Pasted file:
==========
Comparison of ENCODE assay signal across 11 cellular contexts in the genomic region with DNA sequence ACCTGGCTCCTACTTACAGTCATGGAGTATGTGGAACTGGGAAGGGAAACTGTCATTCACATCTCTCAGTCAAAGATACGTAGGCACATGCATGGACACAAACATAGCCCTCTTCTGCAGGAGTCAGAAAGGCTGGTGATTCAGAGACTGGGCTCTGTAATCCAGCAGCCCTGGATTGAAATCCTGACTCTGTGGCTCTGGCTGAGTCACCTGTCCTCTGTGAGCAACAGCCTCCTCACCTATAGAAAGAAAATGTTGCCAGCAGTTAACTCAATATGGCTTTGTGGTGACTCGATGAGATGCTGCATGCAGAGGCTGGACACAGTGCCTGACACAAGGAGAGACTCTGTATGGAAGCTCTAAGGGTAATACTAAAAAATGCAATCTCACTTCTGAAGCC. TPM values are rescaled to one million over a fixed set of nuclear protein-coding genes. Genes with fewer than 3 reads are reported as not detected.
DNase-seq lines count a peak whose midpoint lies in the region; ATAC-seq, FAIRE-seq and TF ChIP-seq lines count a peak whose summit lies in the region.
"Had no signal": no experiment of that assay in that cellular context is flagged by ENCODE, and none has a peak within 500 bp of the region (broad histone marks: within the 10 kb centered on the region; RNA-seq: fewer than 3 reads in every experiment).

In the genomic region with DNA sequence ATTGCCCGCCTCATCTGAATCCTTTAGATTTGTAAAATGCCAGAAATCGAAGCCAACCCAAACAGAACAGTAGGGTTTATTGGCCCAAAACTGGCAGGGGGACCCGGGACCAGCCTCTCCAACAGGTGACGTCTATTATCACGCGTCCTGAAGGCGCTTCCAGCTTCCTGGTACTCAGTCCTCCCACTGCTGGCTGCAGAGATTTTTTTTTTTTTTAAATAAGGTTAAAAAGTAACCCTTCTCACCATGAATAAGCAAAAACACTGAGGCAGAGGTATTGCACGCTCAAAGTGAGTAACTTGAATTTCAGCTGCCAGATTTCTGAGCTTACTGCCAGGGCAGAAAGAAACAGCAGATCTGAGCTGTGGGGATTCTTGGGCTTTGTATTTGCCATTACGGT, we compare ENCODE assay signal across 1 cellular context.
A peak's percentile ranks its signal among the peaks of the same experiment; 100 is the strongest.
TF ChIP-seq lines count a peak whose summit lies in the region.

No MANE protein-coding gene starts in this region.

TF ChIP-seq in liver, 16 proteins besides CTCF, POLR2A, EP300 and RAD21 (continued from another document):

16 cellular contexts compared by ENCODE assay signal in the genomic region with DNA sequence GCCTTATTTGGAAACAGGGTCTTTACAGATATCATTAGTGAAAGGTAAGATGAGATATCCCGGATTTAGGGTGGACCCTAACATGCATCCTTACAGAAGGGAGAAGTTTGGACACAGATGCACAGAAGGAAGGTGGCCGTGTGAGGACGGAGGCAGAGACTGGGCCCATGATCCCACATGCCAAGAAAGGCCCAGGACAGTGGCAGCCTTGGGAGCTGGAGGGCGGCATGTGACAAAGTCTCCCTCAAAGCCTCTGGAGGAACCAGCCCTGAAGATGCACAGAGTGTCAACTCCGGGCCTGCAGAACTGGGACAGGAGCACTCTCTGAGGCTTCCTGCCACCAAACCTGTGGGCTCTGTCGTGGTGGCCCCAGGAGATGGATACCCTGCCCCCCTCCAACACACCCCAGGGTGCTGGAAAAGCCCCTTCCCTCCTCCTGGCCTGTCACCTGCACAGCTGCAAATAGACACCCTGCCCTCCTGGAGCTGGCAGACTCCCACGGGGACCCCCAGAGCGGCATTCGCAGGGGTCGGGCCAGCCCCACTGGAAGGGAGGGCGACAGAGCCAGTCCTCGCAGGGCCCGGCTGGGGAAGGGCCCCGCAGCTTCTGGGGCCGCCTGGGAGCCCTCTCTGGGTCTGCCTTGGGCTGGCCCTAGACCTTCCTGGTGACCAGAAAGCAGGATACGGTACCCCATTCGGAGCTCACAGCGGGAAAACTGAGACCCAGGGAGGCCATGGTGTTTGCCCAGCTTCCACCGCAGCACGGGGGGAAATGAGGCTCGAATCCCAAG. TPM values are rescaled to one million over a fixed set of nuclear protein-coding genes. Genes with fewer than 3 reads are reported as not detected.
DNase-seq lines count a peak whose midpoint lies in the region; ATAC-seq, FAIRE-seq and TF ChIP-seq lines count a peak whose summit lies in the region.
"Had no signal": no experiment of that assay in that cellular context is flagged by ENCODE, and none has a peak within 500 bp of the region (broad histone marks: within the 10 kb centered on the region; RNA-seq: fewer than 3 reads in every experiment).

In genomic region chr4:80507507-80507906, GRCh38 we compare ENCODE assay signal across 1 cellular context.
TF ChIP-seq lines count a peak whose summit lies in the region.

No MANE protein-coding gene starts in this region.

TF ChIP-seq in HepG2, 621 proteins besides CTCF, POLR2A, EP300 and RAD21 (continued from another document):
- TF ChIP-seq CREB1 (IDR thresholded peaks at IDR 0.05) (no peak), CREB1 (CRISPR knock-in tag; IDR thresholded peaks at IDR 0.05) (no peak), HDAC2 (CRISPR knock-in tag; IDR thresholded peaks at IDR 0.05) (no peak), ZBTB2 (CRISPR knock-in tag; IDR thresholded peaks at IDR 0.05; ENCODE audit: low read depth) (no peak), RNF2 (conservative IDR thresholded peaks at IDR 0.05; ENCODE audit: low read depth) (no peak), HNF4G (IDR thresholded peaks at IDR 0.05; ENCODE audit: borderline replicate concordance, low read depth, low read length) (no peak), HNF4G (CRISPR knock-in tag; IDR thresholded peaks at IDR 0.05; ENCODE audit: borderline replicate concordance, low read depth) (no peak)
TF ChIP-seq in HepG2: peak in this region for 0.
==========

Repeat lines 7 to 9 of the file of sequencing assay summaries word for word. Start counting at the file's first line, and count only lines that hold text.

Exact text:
No MANE protein-coding gene starts in this region.

TF ChIP-seq in liver, 16 proteins besides CTCF, POLR2A, EP300 and RAD21 (continued from another document):

16 cellular contexts compared by ENCODE assay signal in the genomic region with DNA sequence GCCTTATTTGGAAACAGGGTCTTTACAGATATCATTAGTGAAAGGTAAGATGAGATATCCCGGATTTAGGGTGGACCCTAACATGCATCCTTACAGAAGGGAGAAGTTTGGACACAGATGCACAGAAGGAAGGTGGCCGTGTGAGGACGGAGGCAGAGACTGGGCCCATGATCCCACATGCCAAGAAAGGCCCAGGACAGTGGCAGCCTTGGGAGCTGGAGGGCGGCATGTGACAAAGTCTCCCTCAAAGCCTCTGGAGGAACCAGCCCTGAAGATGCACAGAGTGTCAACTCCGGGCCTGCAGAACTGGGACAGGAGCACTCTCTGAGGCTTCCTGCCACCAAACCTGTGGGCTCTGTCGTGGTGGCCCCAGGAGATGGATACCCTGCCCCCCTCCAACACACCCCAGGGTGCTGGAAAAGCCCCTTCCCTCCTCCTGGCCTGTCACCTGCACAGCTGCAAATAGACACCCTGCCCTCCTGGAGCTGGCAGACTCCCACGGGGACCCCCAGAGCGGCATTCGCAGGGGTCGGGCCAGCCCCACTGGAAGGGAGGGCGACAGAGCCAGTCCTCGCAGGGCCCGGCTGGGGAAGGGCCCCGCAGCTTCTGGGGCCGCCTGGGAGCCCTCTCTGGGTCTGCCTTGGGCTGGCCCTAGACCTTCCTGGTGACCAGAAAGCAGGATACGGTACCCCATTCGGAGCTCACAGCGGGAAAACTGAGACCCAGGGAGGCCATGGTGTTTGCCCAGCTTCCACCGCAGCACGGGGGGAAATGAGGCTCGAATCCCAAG. TPM values are rescaled to one million over a fixed set of nuclear protein-coding genes. Genes with fewer than 3 reads are reported as not detected.